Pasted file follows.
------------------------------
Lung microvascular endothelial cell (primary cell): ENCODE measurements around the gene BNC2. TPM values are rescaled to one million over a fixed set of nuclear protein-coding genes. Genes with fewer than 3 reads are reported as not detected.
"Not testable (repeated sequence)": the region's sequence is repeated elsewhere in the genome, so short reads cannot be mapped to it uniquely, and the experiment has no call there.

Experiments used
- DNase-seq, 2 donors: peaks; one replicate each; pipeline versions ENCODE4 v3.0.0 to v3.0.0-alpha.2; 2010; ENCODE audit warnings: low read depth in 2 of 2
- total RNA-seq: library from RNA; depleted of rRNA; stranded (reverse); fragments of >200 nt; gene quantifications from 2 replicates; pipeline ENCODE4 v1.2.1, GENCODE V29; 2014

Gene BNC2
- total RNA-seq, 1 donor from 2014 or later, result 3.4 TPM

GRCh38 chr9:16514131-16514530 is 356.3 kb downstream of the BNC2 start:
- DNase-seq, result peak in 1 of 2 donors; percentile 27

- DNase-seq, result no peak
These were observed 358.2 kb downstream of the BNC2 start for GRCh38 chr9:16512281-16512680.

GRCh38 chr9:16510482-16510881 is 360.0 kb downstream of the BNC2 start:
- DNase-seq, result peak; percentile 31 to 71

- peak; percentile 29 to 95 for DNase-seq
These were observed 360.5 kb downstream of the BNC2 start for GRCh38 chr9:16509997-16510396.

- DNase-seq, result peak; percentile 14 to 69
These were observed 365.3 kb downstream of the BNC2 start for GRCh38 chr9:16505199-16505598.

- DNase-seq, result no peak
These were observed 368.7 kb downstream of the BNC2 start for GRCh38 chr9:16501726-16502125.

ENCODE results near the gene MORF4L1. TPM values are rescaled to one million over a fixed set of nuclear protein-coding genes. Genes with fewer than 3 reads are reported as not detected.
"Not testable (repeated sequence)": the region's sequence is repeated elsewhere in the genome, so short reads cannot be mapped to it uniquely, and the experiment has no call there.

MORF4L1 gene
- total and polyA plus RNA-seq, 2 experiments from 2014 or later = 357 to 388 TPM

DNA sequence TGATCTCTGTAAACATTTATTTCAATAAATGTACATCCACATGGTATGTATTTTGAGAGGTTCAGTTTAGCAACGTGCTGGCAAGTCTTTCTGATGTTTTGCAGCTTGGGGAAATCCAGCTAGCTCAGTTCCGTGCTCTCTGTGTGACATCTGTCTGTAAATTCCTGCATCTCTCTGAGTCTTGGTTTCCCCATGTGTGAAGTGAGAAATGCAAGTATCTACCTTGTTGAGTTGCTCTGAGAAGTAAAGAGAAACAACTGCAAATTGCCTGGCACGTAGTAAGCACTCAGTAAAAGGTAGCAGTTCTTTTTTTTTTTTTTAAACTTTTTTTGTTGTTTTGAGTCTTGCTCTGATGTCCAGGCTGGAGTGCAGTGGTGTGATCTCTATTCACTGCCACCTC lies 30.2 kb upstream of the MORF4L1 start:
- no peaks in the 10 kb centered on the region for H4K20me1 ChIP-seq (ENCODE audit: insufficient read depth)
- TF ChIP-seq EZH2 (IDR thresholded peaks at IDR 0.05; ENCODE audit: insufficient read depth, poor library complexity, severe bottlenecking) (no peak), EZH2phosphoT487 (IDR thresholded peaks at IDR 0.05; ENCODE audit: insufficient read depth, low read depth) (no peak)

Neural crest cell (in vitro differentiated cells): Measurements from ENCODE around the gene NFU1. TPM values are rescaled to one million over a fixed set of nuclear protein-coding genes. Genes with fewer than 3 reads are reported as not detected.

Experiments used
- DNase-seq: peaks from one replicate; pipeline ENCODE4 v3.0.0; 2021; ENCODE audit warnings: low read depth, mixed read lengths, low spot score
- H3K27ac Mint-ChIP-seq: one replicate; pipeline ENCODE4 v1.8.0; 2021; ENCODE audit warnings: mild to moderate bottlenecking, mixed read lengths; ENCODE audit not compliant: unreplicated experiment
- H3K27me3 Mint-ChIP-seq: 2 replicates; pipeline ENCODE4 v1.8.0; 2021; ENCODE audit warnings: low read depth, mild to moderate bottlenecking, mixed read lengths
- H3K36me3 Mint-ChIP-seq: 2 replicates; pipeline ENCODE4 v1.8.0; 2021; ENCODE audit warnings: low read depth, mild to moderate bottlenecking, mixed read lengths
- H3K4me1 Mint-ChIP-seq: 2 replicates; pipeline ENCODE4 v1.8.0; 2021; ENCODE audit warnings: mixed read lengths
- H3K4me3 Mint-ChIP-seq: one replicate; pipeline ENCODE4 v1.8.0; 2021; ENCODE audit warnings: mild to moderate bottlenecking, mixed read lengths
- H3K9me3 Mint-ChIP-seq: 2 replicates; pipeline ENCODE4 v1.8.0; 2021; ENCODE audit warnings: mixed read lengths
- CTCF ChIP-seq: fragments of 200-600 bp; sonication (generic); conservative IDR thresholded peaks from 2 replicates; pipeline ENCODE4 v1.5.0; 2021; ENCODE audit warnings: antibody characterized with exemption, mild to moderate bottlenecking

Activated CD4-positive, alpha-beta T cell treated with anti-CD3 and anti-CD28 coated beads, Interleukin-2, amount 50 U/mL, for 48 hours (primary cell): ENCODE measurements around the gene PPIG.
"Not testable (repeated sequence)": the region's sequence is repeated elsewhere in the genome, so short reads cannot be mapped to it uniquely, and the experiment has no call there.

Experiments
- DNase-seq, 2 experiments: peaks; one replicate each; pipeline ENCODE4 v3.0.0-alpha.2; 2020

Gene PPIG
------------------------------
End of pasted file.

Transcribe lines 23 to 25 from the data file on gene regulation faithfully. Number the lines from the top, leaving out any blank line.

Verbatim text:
- total and polyA plus RNA-seq, 2 experiments from 2014 or later = 357 to 388 TPM

DNA sequence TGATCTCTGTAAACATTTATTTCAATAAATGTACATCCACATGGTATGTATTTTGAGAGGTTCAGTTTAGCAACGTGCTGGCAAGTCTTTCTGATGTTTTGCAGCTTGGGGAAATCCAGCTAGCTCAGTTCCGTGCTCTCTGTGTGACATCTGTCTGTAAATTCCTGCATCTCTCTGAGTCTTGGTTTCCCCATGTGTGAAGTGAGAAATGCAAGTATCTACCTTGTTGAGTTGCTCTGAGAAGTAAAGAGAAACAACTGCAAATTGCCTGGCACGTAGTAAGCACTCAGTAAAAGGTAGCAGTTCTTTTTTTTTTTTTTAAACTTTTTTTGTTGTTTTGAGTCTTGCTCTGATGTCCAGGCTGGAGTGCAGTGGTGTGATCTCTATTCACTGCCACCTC lies 30.2 kb upstream of the MORF4L1 start:
- no peaks in the 10 kb centered on the region for H4K20me1 ChIP-seq (ENCODE audit: insufficient read depth)